almost makes up for it, there's just something 
special about the high-speed destruction derby 
that has made us dust off our N64s. As if there 
wasn't already enough to keep you occupied, 
tickets won in events can be used to upgrade your 
created craft and unlock plenty of new ships in the 
F-Zero Shop, though getting them all will take a 
fair few Championship victories. 

One of the major criticisms that has been 
^ levelled at GXby the Japanese has been that 
it is just too fast - however, we beg to differ. 
While the excessive speeds on some courses 
can approach eye-melting territory, this only 
becomes a problem on a couple of tracks, and 
even then it only encourages better course 
knowledge and use of boosts. As with a few recent 
Japanese titles though, F-Zero does 
quickly reach an insane level of difficulty and 
while you'll probably breeze through Novice and 
see off Standard quickly enough, Expert level 
and above will have you tearing your hair out 
for months to come. Story mode is much the 
same - each chapter has three levels of difficulty 
and let's just say that if you want to complete your 
garage, you'd better get practising. And practising. 
And practising... 




I Detail is slightly reduced in 

multiplayer (more so in 

three- and four-player) but 

speed and frame-rate don't 

suffer at all. 



WIPEOUT FUSION 





| 1 ■ r^^"~ 


1 


tdl 


BETTER THAN 




As import-friendly as the Japanese version is, 
^_\ by the time you read this F-Zero GXwill be 
gracing American shelves and be little over a month 
away from die-hard PAL gamers. Falling 
somewhere between the original and the N64 
update (albeit slightly closer to the latter), we're sure 
there will be those who claim this new F-Zero pales 
in comparison to its SNES grandfather, but while 
we will freely admit that it's somewhat removed, it's 
far from inferior. A deceptively deep title with a level 
of variety seldom seen in the genre, we can safely 
say that titles of this strength are a rarity, and as 
both a continuation of a well-loved series and 
a standalone racer, F-Zero GXis everything 
we hoped it would be. 




| Track splits like this are common on later courses, making your racing 
life that bit more confusing. 



VERDICT 9/10 



RAPIDLY APPROACHING RACING PERFECTION 



games™ 121 



REVIEW I TIGER WOODS PGA TOUR 2004 1 XBOX/MULTIFORMAT 



5=0 


B 



FORMAT REVIEWED 

Xbox 

OTHER FORMATS 

PS2, GC, PC, GBA 

ORIGIN 

US 

PUBLISHER 

Electronic Arts 
DEVELOPER 

EA Redwood Shores 



IF YOU GO DOWN TO THE WOODS TODAY, YOU WONT FIND ANY BIG SURPRISES 

TIGER WOODS 
PGA TOUR 2004 





TIGER WOODS 2003 



ver the years, Electronic Arts has 
earned itself a reputation for 
releasing updates of games with 
very little in the way of progression 
or change. Admittedly, it has started to make more 
of an effort but, unfortunately, the team behind 
Tiger Woods PGA Tour 2004 must have missed 
the memo as this latest release is yet another 
annual update with minimal changes. While 
there's nothing inherently wrong with Tiger Woods 
2004, the series has boxed itself into a corner. 

Golf doesn't translate into the most complex of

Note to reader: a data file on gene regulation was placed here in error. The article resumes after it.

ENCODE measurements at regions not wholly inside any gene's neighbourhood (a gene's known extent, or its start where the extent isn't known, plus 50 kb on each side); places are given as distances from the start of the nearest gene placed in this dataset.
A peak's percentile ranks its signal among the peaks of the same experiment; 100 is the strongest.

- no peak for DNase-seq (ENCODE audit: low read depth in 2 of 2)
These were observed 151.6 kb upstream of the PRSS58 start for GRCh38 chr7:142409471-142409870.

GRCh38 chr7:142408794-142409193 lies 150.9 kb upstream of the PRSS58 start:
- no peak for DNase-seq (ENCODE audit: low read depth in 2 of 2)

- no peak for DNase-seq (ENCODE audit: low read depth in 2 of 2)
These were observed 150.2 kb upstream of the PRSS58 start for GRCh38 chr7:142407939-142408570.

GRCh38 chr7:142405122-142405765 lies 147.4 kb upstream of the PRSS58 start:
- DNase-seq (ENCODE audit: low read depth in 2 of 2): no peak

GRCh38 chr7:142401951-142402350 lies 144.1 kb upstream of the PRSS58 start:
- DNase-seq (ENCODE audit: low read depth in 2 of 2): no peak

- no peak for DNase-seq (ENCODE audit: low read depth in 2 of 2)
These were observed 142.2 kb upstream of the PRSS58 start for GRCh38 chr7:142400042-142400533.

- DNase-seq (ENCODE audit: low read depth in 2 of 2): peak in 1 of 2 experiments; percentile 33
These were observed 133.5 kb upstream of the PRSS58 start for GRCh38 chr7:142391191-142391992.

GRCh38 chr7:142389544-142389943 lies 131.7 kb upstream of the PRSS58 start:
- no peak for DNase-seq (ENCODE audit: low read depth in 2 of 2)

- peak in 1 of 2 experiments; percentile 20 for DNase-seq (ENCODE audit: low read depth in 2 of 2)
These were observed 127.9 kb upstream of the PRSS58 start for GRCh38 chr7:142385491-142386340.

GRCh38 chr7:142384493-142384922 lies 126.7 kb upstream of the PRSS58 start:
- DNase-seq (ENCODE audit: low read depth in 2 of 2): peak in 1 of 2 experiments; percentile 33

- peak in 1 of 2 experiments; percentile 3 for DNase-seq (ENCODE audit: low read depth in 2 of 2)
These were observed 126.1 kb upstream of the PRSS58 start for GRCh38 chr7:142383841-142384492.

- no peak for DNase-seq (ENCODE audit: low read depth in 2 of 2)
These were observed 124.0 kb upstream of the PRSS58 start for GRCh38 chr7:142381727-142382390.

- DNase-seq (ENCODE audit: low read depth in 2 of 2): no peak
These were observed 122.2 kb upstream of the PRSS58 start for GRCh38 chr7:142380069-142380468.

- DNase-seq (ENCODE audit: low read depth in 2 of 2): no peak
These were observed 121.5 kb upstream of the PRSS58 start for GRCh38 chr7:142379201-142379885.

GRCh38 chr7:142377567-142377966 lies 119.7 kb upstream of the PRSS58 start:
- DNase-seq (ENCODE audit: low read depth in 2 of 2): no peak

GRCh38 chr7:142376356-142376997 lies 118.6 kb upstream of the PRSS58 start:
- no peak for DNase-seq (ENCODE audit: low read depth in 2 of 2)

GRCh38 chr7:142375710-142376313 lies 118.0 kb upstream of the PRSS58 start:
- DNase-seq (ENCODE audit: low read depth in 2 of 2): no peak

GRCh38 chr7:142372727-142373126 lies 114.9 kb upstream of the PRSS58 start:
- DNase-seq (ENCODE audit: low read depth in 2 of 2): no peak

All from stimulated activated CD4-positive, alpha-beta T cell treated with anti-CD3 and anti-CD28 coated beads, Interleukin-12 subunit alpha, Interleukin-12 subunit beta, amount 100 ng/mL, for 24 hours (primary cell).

videogames and EA has recreated the controls 
to a, er, tee. Imitating a swing with the analogue 
stick is still as satisfying as ever, and the balance 
between control and room for error is nigh-on 
perfect. Even better, the multi player is excellent, 
inducing the right amount of swearing, agony and 
punching the air in triumph. However, the controls 
are almost exactly the same as before and it would 
have been nice to see a few more changes to keep 
the experience fresh. 

Speaking of changes, the big new addition is 
that you can now create a golfer for use in 



Career mode, teeing off against rivals and racking 
up the cash. You can then spend your winnings 
on attributes for your character or trivial things like 
celebrations and clothes - it's even possible to 
attract the attention of sponsors such as Adidas, 
who'll pay you to wear their sports gear. Throw in 
matches against real pros and it does feel like 
you're actually out on a professional golf circuit. 
Other than that though, the improvements are 
pretty much as you'd expect - just some new 
courses, new characters and so on. 

While there's no doubt that it's a solid golf 
game that's engrossing and fun, Tiger Woods 
PGA Tour 2004 just doesn't feel like a true sequel. 
Anyone who wants a golf game will have 
probably already played one of the previous 
iterations in the series - if you haven't, then now 
is the perfect time for your introduction to Tiger 
Woods. But if you're already a lucky owner 
of the last instalment, you should think 
carefully before parting with your cash. 




EA has lavished the PS2 
version with online options 
including leaderboards, 
weekly tournaments and 
private tournaments open to 
only the best players. This 
makes for the best version 
and, arguably, the only one 
that feels like a true sequel. 




VERDICT /10 



SOLID, BUT TOO SIMILAR TO LAST YEAR'S EFFORT 



The GameCube version links 
up with the Game Boy 
Advance so you can transfer 
winnings and unlock extra 
tournaments. It's a nice 
addition but, as with the 
Xbox version, still not 
enough to justify putting 
'2004' in the title. 




I Tiger's here, along with a load of other real-life PGA pro golfers, so those of you who like things more realistic are in for a treat. However, you can also 
create your own golfer and then show the professionals how it's done - although you shouldn't expect the same results in the real world. 



I Yes, it still all looks rather lovely. Unfortunately, there's not much more